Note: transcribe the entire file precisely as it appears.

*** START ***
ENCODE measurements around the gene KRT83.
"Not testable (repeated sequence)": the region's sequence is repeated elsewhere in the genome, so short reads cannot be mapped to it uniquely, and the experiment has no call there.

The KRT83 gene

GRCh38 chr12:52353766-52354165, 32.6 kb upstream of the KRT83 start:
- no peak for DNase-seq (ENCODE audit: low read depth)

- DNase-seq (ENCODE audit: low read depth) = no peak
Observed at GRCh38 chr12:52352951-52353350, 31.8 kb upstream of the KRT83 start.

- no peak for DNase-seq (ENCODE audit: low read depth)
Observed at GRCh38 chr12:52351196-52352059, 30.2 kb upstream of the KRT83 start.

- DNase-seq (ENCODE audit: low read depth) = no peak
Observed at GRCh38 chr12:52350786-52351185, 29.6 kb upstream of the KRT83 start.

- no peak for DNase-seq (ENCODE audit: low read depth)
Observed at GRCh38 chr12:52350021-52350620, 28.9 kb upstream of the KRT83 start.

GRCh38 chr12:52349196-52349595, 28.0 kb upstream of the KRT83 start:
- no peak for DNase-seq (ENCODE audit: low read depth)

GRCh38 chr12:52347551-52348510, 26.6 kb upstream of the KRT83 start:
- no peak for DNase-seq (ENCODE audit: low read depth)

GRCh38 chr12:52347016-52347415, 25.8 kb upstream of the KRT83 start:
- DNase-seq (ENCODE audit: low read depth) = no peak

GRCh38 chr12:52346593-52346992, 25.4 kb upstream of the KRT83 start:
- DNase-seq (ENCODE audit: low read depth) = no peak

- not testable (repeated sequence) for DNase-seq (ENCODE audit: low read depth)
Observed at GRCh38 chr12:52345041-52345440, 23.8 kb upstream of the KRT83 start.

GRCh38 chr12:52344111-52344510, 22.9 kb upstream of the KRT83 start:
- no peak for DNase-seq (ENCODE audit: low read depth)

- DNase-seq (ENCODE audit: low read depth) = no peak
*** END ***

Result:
ENCODE measurements around the gene KRT83.
"Not testable (repeated sequence)": the region's sequence is repeated elsewhere in the genome, so short reads cannot be mapped to it uniquely, and the experiment has no call there.

The KRT83 gene

GRCh38 chr12:52353766-52354165, 32.6 kb upstream of the KRT83 start:
- no peak for DNase-seq (ENCODE audit: low read depth)

- DNase-seq (ENCODE audit: low read depth) = no peak
Observed at GRCh38 chr12:52352951-52353350, 31.8 kb upstream of the KRT83 start.

- no peak for DNase-seq (ENCODE audit: low read depth)
Observed at GRCh38 chr12:52351196-52352059, 30.2 kb upstream of the KRT83 start.

- DNase-seq (ENCODE audit: low read depth) = no peak
Observed at GRCh38 chr12:52350786-52351185, 29.6 kb upstream of the KRT83 start.

- no peak for DNase-seq (ENCODE audit: low read depth)
Observed at GRCh38 chr12:52350021-52350620, 28.9 kb upstream of the KRT83 start.

GRCh38 chr12:52349196-52349595, 28.0 kb upstream of the KRT83 start:
- no peak for DNase-seq (ENCODE audit: low read depth)

GRCh38 chr12:52347551-52348510, 26.6 kb upstream of the KRT83 start:
- no peak for DNase-seq (ENCODE audit: low read depth)

GRCh38 chr12:52347016-52347415, 25.8 kb upstream of the KRT83 start:
- DNase-seq (ENCODE audit: low read depth) = no peak

GRCh38 chr12:52346593-52346992, 25.4 kb upstream of the KRT83 start:
- DNase-seq (ENCODE audit: low read depth) = no peak

- not testable (repeated sequence) for DNase-seq (ENCODE audit: low read depth)
Observed at GRCh38 chr12:52345041-52345440, 23.8 kb upstream of the KRT83 start.

GRCh38 chr12:52344111-52344510, 22.9 kb upstream of the KRT83 start:
- no peak for DNase-seq (ENCODE audit: low read depth)

- DNase-seq (ENCODE audit: low read depth) = no peak